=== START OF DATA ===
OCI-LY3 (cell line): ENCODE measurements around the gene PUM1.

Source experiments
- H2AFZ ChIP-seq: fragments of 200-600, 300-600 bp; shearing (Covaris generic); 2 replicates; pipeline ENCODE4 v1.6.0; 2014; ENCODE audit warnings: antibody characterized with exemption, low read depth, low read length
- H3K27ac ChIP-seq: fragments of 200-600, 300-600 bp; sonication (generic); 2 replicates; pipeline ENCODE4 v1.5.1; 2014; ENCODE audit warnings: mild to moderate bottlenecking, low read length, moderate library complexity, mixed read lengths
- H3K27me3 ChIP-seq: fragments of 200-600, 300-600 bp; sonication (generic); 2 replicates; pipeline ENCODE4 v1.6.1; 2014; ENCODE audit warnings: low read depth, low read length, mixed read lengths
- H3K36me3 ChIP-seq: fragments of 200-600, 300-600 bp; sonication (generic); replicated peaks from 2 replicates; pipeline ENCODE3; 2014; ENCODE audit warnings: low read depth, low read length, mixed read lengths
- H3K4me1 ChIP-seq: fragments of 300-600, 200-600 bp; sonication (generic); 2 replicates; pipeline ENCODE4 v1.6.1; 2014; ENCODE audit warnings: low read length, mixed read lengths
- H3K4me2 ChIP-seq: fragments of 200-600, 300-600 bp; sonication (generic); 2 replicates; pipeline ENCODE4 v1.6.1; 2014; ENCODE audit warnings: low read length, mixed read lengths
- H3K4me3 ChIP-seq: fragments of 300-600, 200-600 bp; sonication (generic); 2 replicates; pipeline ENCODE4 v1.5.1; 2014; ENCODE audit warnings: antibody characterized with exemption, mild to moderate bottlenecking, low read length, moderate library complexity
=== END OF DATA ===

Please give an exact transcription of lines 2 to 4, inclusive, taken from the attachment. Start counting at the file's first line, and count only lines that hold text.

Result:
Source experiments
- H2AFZ ChIP-seq: fragments of 200-600, 300-600 bp; shearing (Covaris generic); 2 replicates; pipeline ENCODE4 v1.6.0; 2014; ENCODE audit warnings: antibody characterized with exemption, low read depth, low read length
- H3K27ac ChIP-seq: fragments of 200-600, 300-600 bp; sonication (generic); 2 replicates; pipeline ENCODE4 v1.5.1; 2014; ENCODE audit warnings: mild to moderate bottlenecking, low read length, moderate library complexity, mixed read lengths